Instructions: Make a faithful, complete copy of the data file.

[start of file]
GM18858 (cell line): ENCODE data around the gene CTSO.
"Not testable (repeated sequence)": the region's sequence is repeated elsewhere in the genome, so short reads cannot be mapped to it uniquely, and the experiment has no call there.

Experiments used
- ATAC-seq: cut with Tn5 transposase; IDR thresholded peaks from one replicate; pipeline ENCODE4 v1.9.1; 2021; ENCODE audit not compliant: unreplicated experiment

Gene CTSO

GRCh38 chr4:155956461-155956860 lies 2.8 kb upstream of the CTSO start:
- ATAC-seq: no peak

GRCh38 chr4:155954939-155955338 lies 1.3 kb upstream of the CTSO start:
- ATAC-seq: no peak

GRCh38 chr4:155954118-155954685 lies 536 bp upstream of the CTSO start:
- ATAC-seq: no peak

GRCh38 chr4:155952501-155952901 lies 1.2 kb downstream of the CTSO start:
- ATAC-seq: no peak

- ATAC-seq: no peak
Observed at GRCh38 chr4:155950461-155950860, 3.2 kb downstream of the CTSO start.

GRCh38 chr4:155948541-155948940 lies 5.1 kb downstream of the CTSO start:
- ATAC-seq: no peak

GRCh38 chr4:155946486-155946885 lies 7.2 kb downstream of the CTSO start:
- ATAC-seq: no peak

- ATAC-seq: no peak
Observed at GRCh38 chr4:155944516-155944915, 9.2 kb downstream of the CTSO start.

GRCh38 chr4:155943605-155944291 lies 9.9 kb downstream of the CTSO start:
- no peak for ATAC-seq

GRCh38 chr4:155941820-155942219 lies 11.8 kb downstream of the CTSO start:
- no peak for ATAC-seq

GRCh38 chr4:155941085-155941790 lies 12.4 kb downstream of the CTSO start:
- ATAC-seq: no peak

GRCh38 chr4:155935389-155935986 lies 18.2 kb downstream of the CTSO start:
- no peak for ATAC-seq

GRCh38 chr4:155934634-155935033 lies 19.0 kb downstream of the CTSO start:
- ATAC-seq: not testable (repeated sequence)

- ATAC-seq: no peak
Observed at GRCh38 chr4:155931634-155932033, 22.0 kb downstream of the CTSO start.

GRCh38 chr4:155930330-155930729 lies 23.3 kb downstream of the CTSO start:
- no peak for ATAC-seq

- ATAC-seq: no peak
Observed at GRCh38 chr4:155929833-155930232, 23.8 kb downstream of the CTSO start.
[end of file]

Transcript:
GM18858 (cell line): ENCODE data around the gene CTSO.
"Not testable (repeated sequence)": the region's sequence is repeated elsewhere in the genome, so short reads cannot be mapped to it uniquely, and the experiment has no call there.

Experiments used
- ATAC-seq: cut with Tn5 transposase; IDR thresholded peaks from one replicate; pipeline ENCODE4 v1.9.1; 2021; ENCODE audit not compliant: unreplicated experiment

Gene CTSO

GRCh38 chr4:155956461-155956860 lies 2.8 kb upstream of the CTSO start:
- ATAC-seq: no peak

GRCh38 chr4:155954939-155955338 lies 1.3 kb upstream of the CTSO start:
- ATAC-seq: no peak

GRCh38 chr4:155954118-155954685 lies 536 bp upstream of the CTSO start:
- ATAC-seq: no peak

GRCh38 chr4:155952501-155952901 lies 1.2 kb downstream of the CTSO start:
- ATAC-seq: no peak

- ATAC-seq: no peak
Observed at GRCh38 chr4:155950461-155950860, 3.2 kb downstream of the CTSO start.

GRCh38 chr4:155948541-155948940 lies 5.1 kb downstream of the CTSO start:
- ATAC-seq: no peak

GRCh38 chr4:155946486-155946885 lies 7.2 kb downstream of the CTSO start:
- ATAC-seq: no peak

- ATAC-seq: no peak
Observed at GRCh38 chr4:155944516-155944915, 9.2 kb downstream of the CTSO start.

GRCh38 chr4:155943605-155944291 lies 9.9 kb downstream of the CTSO start:
- no peak for ATAC-seq

GRCh38 chr4:155941820-155942219 lies 11.8 kb downstream of the CTSO start:
- no peak for ATAC-seq

GRCh38 chr4:155941085-155941790 lies 12.4 kb downstream of the CTSO start:
- ATAC-seq: no peak

GRCh38 chr4:155935389-155935986 lies 18.2 kb downstream of the CTSO start:
- no peak for ATAC-seq

GRCh38 chr4:155934634-155935033 lies 19.0 kb downstream of the CTSO start:
- ATAC-seq: not testable (repeated sequence)

- ATAC-seq: no peak
Observed at GRCh38 chr4:155931634-155932033, 22.0 kb downstream of the CTSO start.

GRCh38 chr4:155930330-155930729 lies 23.3 kb downstream of the CTSO start:
- no peak for ATAC-seq

- ATAC-seq: no peak
Observed at GRCh38 chr4:155929833-155930232, 23.8 kb downstream of the CTSO start.